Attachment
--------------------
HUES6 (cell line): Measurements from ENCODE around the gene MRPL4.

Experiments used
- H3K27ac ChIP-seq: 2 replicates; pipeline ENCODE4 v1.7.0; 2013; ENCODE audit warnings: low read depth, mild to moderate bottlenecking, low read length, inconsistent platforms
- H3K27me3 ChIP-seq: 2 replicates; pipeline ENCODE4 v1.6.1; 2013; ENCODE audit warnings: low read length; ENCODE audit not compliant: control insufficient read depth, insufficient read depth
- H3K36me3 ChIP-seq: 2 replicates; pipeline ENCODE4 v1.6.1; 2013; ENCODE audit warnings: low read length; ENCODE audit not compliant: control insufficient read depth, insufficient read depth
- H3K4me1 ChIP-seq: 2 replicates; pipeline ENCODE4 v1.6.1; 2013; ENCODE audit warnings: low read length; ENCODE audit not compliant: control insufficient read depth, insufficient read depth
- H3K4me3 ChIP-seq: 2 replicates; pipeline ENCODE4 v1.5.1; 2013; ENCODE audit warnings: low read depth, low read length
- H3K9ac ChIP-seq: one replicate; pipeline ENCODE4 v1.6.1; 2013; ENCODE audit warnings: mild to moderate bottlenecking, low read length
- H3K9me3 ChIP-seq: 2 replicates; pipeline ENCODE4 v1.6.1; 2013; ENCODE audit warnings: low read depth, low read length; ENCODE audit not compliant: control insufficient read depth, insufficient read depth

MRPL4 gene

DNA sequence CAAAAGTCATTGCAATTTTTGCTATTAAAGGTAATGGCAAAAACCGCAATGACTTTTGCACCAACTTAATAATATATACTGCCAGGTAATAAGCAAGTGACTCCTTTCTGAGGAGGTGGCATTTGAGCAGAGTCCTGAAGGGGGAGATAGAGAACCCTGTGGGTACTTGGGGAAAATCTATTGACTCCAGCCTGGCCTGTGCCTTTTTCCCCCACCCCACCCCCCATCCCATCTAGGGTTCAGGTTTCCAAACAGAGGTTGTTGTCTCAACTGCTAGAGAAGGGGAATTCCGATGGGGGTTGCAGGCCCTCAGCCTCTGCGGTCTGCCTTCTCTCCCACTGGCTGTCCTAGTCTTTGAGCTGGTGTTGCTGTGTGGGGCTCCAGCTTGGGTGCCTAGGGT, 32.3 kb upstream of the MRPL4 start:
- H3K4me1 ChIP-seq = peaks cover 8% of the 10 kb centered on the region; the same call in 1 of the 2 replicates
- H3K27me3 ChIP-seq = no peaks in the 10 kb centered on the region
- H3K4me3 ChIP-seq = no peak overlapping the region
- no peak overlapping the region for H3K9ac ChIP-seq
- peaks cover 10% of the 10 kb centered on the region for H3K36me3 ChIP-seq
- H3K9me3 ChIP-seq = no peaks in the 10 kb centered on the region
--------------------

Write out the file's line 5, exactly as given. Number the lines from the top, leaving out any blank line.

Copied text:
- H3K36me3 ChIP-seq: 2 replicates; pipeline ENCODE4 v1.6.1; 2013; ENCODE audit warnings: low read length; ENCODE audit not compliant: control insufficient read depth, insufficient read depth